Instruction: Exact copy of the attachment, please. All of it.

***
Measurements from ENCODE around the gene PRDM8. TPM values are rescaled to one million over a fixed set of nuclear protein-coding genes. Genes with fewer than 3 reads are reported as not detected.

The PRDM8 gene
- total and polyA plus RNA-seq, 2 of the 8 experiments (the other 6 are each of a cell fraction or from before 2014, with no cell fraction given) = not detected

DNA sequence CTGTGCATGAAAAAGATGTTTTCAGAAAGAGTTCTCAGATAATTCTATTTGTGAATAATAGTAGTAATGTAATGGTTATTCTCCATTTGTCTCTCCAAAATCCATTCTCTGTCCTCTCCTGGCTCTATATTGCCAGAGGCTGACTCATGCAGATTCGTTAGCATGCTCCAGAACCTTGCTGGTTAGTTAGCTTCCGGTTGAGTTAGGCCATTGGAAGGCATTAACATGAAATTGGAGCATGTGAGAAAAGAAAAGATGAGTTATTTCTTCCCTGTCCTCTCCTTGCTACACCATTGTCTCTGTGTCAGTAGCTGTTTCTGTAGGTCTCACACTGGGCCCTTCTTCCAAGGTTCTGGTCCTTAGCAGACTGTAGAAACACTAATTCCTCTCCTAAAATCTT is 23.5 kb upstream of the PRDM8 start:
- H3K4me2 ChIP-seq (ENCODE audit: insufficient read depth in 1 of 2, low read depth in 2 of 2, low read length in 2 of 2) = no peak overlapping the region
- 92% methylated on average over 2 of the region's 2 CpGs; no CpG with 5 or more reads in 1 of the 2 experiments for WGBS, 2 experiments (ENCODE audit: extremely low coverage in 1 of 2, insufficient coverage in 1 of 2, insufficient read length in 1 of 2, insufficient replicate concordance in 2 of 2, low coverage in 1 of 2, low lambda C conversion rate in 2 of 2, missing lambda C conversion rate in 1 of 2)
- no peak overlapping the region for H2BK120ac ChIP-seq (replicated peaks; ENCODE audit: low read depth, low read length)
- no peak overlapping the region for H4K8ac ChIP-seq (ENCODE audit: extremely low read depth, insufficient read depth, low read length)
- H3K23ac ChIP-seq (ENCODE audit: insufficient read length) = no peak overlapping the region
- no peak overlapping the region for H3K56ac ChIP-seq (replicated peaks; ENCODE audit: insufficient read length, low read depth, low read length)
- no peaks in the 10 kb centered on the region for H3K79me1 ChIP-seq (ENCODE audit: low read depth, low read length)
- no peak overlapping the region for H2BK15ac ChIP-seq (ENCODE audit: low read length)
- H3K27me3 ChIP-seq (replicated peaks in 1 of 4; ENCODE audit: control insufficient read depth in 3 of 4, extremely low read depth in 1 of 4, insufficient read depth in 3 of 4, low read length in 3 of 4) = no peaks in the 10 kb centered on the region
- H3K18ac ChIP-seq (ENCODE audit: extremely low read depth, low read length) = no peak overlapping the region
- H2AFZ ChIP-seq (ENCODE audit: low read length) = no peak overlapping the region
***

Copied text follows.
Measurements from ENCODE around the gene PRDM8. TPM values are rescaled to one million over a fixed set of nuclear protein-coding genes. Genes with fewer than 3 reads are reported as not detected.

The PRDM8 gene
- total and polyA plus RNA-seq, 2 of the 8 experiments (the other 6 are each of a cell fraction or from before 2014, with no cell fraction given) = not detected

DNA sequence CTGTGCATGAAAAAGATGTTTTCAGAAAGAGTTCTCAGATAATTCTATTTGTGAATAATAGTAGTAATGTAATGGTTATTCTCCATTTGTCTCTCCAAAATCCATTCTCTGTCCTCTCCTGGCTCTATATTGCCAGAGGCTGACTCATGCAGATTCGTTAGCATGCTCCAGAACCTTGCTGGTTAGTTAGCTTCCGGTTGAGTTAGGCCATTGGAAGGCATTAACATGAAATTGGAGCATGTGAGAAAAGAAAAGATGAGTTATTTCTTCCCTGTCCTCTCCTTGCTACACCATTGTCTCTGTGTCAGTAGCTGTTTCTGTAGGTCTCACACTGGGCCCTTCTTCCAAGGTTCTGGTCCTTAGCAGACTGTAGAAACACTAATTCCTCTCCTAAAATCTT is 23.5 kb upstream of the PRDM8 start:
- H3K4me2 ChIP-seq (ENCODE audit: insufficient read depth in 1 of 2, low read depth in 2 of 2, low read length in 2 of 2) = no peak overlapping the region
- 92% methylated on average over 2 of the region's 2 CpGs; no CpG with 5 or more reads in 1 of the 2 experiments for WGBS, 2 experiments (ENCODE audit: extremely low coverage in 1 of 2, insufficient coverage in 1 of 2, insufficient read length in 1 of 2, insufficient replicate concordance in 2 of 2, low coverage in 1 of 2, low lambda C conversion rate in 2 of 2, missing lambda C conversion rate in 1 of 2)
- no peak overlapping the region for H2BK120ac ChIP-seq (replicated peaks; ENCODE audit: low read depth, low read length)
- no peak overlapping the region for H4K8ac ChIP-seq (ENCODE audit: extremely low read depth, insufficient read depth, low read length)
- H3K23ac ChIP-seq (ENCODE audit: insufficient read length) = no peak overlapping the region
- no peak overlapping the region for H3K56ac ChIP-seq (replicated peaks; ENCODE audit: insufficient read length, low read depth, low read length)
- no peaks in the 10 kb centered on the region for H3K79me1 ChIP-seq (ENCODE audit: low read depth, low read length)
- no peak overlapping the region for H2BK15ac ChIP-seq (ENCODE audit: low read length)
- H3K27me3 ChIP-seq (replicated peaks in 1 of 4; ENCODE audit: control insufficient read depth in 3 of 4, extremely low read depth in 1 of 4, insufficient read depth in 3 of 4, low read length in 3 of 4) = no peaks in the 10 kb centered on the region
- H3K18ac ChIP-seq (ENCODE audit: extremely low read depth, low read length) = no peak overlapping the region
- H2AFZ ChIP-seq (ENCODE audit: low read length) = no peak overlapping the region